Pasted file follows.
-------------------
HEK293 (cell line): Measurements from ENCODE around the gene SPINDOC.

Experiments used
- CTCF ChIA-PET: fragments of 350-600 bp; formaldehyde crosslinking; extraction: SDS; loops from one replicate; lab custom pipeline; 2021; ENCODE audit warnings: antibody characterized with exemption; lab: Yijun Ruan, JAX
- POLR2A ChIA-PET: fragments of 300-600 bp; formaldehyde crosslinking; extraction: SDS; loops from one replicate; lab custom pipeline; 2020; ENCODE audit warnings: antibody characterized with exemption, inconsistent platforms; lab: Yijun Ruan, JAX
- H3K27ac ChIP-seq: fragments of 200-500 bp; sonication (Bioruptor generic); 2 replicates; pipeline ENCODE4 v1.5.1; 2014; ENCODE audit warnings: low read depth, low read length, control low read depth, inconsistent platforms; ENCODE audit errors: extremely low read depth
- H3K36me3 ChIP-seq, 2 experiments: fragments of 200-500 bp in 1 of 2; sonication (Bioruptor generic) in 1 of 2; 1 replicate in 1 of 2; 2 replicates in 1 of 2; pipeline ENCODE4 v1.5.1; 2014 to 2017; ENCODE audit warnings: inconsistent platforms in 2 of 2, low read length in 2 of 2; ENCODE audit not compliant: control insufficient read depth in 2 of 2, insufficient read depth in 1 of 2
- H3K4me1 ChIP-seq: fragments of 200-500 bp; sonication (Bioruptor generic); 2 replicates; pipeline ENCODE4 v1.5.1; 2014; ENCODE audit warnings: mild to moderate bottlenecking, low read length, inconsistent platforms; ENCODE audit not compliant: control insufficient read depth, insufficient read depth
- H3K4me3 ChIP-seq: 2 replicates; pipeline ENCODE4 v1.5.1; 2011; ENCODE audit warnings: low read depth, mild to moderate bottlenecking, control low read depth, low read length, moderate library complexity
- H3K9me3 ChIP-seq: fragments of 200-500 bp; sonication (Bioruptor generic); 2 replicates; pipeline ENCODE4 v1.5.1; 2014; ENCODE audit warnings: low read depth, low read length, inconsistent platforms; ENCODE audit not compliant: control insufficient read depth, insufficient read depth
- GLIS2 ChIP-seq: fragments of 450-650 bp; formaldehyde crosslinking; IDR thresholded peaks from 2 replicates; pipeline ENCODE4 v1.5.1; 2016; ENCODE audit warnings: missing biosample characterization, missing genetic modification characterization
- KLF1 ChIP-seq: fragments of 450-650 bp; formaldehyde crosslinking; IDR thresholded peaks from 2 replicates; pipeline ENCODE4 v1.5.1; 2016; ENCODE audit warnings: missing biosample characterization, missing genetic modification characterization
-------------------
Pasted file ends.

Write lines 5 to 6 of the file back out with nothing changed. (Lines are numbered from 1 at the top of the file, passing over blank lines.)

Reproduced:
- H3K27ac ChIP-seq: fragments of 200-500 bp; sonication (Bioruptor generic); 2 replicates; pipeline ENCODE4 v1.5.1; 2014; ENCODE audit warnings: low read depth, low read length, control low read depth, inconsistent platforms; ENCODE audit errors: extremely low read depth
- H3K36me3 ChIP-seq, 2 experiments: fragments of 200-500 bp in 1 of 2; sonication (Bioruptor generic) in 1 of 2; 1 replicate in 1 of 2; 2 replicates in 1 of 2; pipeline ENCODE4 v1.5.1; 2014 to 2017; ENCODE audit warnings: inconsistent platforms in 2 of 2, low read length in 2 of 2; ENCODE audit not compliant: control insufficient read depth in 2 of 2, insufficient read depth in 1 of 2